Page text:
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Technical Paper

A Grammatical Evolution Approach to System Identification of Laser Lap Welding

Laser lap welding quality is a non-linear response based on a host of categorical and numeric material and process variables. This paper describes a Grammatical Evolution approach to the structure identification of the laser lap welding process and compares its performance with linear regression and a neuro-fuzzy inference system.
Technical Paper

A Graphical Representation of Road Profile Characteristics

Load data representing severe customer usage is required during the chassis development process. One area of current research is the use of road profiles for predicting chassis loads. The most direct method of predicting these loads is to run dynamic simulations of the vehicle using numerous road profiles as the excitation. This onerous task may be avoided, and a greatly reduced number of simulations would be required, if roads having similar characteristics can be grouped. Currently, road profiles are characterized by their spectral content. It has been noted by several researches, however, that road profiles are generally nonstationary signals that contain significant transient events and are not well described in the spectral domain. The objective of this work, then, is to develop a method by which the characteristics of the road can be captured by describing these constitutive transient events.
Technical Paper

A Study on Vehicle Elastomer Mount Preloading and Impact Response with Test Validation

A variety of elastomer mounts are being used for vehicles as isolators/dampers between body and frame, on the engine cradle, etc. These vehicle flexible mounts, made of mainly rubber materials and housed in a metallic tube, are indispensable components affecting the quality of the vehicle ride, noise and vibration. In the auto industry, the usual practice when designing vehicle flexible mounts is to minimally reflect impact considerations in the mount design features. However, in most high-speed vehicle crash events where the mounts fail, the crash responses, including occupant injury severity, are known to be very different from the responses of non-failure cases. Even in low-speed vehicle impact cases, excessive deformation of the flexible mounts could cause significant variance in the compliance of the vehicle acceleration level to the air-bag firing and timing threshold requirements.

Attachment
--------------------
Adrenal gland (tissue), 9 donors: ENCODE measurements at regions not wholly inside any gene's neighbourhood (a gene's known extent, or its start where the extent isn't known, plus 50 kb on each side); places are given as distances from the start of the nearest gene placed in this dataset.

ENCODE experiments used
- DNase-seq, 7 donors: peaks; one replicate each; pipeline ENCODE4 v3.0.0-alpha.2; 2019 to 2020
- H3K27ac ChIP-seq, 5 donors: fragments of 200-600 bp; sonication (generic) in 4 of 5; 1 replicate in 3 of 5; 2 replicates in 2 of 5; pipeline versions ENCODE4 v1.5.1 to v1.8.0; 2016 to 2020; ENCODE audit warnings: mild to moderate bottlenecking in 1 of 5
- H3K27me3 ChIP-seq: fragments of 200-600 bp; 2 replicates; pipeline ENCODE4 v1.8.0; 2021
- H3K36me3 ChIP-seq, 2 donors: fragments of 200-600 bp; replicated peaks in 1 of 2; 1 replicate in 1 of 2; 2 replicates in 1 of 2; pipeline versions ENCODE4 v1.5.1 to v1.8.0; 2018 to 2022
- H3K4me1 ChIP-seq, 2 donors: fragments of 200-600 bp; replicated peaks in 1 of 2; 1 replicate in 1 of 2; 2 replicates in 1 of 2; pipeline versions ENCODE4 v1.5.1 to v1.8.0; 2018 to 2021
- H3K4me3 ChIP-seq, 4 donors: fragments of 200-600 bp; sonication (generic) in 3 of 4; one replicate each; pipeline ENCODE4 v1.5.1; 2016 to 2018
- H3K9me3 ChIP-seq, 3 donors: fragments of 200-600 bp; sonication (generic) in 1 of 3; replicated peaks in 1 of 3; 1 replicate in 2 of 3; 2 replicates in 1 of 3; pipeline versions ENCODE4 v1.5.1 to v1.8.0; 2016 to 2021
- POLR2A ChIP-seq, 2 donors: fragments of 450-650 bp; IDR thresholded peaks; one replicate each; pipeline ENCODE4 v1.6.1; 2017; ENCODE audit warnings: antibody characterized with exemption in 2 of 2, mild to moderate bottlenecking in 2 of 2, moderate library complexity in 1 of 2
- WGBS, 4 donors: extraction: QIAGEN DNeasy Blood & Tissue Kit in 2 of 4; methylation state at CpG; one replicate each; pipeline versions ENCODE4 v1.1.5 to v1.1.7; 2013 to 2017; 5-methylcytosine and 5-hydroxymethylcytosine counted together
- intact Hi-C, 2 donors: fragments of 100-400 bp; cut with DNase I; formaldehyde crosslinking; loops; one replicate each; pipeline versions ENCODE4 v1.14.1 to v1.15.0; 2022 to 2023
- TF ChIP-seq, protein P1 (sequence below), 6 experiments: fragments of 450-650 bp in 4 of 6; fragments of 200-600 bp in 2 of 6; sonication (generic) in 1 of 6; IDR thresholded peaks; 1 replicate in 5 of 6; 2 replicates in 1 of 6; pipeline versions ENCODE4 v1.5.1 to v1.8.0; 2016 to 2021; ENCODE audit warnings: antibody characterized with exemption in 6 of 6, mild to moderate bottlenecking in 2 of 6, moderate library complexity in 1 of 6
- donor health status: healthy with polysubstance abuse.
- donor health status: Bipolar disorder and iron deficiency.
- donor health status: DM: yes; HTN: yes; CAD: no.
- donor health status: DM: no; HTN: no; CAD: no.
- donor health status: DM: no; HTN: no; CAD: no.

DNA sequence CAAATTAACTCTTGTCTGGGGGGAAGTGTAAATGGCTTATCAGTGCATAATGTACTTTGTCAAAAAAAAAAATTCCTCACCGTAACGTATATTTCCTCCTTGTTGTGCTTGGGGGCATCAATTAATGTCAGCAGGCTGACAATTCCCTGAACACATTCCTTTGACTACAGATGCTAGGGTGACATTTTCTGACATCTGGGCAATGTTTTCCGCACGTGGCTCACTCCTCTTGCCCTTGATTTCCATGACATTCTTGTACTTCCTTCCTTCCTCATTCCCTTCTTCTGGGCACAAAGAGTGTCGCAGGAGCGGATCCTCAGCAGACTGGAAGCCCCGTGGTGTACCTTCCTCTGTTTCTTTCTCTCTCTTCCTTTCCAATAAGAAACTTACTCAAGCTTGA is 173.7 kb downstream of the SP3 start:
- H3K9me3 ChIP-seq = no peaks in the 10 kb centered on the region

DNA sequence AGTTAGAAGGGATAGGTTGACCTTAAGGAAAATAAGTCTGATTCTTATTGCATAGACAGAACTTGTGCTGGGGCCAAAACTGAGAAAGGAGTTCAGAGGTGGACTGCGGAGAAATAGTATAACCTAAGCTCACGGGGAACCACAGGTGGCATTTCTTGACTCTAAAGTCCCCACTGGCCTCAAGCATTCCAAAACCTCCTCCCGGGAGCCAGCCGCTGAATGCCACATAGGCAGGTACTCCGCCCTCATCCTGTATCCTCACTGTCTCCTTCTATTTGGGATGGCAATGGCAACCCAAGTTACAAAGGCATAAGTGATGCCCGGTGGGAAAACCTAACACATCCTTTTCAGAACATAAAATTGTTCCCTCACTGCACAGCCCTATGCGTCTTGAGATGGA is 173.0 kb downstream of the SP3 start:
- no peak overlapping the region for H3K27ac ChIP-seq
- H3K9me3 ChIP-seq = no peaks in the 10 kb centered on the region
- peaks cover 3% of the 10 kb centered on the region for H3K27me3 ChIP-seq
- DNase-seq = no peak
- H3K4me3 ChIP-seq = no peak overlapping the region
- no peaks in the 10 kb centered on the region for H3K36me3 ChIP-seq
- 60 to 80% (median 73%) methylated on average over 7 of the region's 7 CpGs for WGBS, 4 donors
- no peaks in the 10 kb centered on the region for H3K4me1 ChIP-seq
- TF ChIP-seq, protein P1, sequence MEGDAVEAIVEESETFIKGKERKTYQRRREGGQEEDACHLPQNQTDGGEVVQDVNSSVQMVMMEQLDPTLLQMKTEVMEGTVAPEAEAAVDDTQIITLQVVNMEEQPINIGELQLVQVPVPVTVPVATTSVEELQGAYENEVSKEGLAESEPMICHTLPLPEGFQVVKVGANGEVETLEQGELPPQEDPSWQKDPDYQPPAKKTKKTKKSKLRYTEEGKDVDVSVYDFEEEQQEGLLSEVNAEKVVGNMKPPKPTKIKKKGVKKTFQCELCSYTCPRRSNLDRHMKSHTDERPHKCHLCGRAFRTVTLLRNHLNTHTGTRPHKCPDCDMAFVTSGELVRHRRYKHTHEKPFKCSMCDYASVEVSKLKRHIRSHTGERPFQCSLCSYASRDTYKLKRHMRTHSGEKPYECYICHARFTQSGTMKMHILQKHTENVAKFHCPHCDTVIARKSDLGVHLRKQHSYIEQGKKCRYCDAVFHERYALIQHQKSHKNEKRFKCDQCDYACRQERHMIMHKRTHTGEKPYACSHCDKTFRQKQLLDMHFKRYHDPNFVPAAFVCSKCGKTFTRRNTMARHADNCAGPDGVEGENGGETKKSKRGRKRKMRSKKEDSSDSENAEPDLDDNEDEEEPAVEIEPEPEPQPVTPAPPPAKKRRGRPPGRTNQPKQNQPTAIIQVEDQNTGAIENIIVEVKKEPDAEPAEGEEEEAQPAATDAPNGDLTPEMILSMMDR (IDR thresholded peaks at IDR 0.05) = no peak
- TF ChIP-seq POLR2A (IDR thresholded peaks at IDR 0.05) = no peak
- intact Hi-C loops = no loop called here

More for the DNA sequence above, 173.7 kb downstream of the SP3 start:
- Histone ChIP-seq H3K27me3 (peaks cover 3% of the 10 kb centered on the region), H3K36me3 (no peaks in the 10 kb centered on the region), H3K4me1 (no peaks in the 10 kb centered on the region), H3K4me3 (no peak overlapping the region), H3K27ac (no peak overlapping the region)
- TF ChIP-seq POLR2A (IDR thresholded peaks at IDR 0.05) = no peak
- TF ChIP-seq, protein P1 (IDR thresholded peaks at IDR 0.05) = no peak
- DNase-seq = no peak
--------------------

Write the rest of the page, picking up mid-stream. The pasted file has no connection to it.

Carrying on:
Technical Paper

Chassis Dynamometer Simulation of Tire Impact Response

One of the major NVH concerns for automobile manufacturers is the response of a vehicle to the impact of the tire as it encounters a road discontinuity or bump. This paper describes methods for analyzing the impact response of a vehicle to such events. The test vehicle is driven on a dynamometer, on which a bump simulating cleat is mounted. The time histories of the cleat impact response of the vehicle can be classified as a transient and a repeated signal, which should be processed in a special way. This paper describes the related signal processing issues, which include converting the time data into a continous spectrum, determination of the correct scaling factor for the analyzed spectrum, and smoothing out harmonics and fluctuations in the signal. This procedure yields a smooth frequency spectrum with a correctly scaled amplitude, in which the frequency contents can be easily identified.
Technical Paper

Comparison of Parametric and Non-Parametric Methods for Determining Injury Risk

This paper contains a review of methods for deriving risk curves from biomechanical data obtained from impact experiments on human surrogates. It covers many of the problems and pitfalls of obtaining realistic human risk curves from impact experiments. The strength and weakness of both parametric and non-parametric methods are evaluated. The limitations of standard analysis of censored impact test data are presented. Methods are given for determining risk curves from both doubly censored data and data obtained from impacts to body regions in which there are more than one mechanism of injury. A detailed set of examples is presented in which different experimental data are analyzed using the Consistent Threshold method and the logistic approach. Finally risk curves for published data are presented for the femur, head, thorax, and neck.
Technical Paper

Effect of Thermal Treatments and Carbon Potential on Bending Fatigue Performance of SAE 4320 Gear Steel

This project investigated the effect of carburizing carbon-potential and thermal history on the bending fatigue performance of carburized SAE 4320 gear steel. Modified-Brugger cantilever bending fatigue specimens were carburized at carbon potentials of 0.60, 0.85, 1.05, and 1.25 wt. pct. carbon, and were either quenched and tempered or quenched, tempered, reheated, quenched, and tempered. The reheat treatment was designed to lower the solute carbon content in the case through the formation of transition carbides and refine the prior austenite grain size. Specimens were fatigue tested in a tension/tension cycle with a minimum to maximum stress ratio of 0.1. The bending fatigue results were correlated with case and core microstructures, hardness profiles, residual stress profiles, retained austenite profiles, and component distortion.